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The dangerous edge of things

7 June 2006

4:35 PM

7 June 2006

4:35 PM

Wild Mary Patrick Marnham

Chatto & Windus, pp.352, 18.99

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If her name rings a bell at all, Mary Wesley, who died aged 90 in 2002, is remembered for two things: publishing the first of ten successful novels at the age of 70, and knowing a surprising amount, for a ladylike senior citizen, about sex. Even her greatest fans, though, might wonder if she rates a serious, full-length biography, and why a well-regarded writer and journalist like Patrick Marnham, who has previously produced books on Simenon, Diego Rivera and Jean Moulin, should choose her as a subject. All such carping questions can be put aside immediately. This biography is pure pleasure, a riveting, hilarious tragicomedy of manners.

Mary Wesley was born Mary Farmar, and her forebears were soldiers from the Anglo-Irish gentry. Her pen name reflects her ancestry: her great-great-great-grandfather, the older brother of the first Duke of Wellington, became Governor General of India and changed his name from Wesley to Wellesley. As a child she was spirited and rebellious and felt less loved than her more biddable brother and sister; nicknamed ‘Wild Mary’, when she asked why her governesses, 16 of them, never stayed long she was told, ‘None of them liked you, darling.’ Families, to her, were dangerous places.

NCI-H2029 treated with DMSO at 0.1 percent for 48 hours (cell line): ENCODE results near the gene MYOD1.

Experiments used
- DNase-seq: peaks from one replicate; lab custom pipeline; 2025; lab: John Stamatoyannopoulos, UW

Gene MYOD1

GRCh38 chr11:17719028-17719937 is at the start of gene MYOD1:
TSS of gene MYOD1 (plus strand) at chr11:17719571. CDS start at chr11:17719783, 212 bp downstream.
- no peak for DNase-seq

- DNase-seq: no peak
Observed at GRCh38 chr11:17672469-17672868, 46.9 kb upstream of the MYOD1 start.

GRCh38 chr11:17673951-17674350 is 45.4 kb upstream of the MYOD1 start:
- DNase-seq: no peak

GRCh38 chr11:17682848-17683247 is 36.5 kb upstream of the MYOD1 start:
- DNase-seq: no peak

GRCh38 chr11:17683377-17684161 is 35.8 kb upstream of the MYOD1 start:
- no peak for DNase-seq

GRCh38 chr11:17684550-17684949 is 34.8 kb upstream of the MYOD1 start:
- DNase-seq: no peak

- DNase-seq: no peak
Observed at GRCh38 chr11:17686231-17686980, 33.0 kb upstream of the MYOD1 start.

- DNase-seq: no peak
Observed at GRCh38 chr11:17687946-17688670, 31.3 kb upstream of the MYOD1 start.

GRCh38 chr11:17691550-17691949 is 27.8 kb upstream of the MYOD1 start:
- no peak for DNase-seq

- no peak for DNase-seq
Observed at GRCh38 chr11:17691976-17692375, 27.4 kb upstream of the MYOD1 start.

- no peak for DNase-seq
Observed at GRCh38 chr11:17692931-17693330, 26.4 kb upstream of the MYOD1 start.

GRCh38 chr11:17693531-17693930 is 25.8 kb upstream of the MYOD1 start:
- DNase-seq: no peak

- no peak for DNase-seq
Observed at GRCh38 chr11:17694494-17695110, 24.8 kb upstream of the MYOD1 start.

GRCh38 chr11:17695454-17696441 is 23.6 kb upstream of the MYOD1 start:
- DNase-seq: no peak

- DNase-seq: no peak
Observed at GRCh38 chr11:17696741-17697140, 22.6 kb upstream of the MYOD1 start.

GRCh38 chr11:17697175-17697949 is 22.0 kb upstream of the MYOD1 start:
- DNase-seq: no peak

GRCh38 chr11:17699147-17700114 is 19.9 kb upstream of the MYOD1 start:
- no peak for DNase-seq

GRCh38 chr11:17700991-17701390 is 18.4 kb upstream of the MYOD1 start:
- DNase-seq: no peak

When she grew up, she became even wilder, despite being presented at court three times before three monarchs (George V, Edward VIII and George VI). Her first lovers were suitable young men from good schools and good regiments; ‘God, when I think of the time I’ve wasted going to bed with old Etonians’, she remarked later. But during the 1930s her subversive nature and the mood of the times drew her towards kindred spirits, like the upper-class communists John Platts Mills and Lewis Clive: she worked in a canteen for the unemployed, and took a course in International Relations at the LSE. She also took up with a group of clever, attractive young foreigners exiled from Europe by the rise of Nazism, and had an affair with an Armenian communist called Boris Melikoff, who, writes Marnham in a characteristic aside, ‘had found it hard to take British Society seriously since the day he found his first wife in bed with his mother — a lady who eventually became editor of Paris Vogue’. Increasingly, she was drawn to brilliant, difficult outsiders.

But when she married, in 1937, she played safe. Her husband was a rich young peer (Eton and Christ Church), Carol Swinfen, whose father had been Master of the Rolls and bought his peerage from Lloyd George. Her family was much relieved, but Mary always knew that he was ‘a very nice man she should never have married’. There were compensations: she enjoyed having her own house, a cook, a maid, a black pug puppy, a kitten and the keys to the Lagonda. And despite, it emerged later, only having sex eight times in two years, in 1939 their son Roger was born.

And then came the war. As Marnham says, this was the key period in Mary’s life and the source of her best fiction; but at the time ‘there was no conscious gathering of material, there was just chaos, exhilaration and loss’. She was already bored with her husband, and the marriage was effectively over. In London, she found a hush-hush job decoding German radio signals for MI5; when asked to move to Bletchley she declined, on the grounds that it would be ‘not at all handy for the Ritz’. However, she remained useful to MI5 for some time, although even the skilful Marnham has not been able to establish exactly what she did for them.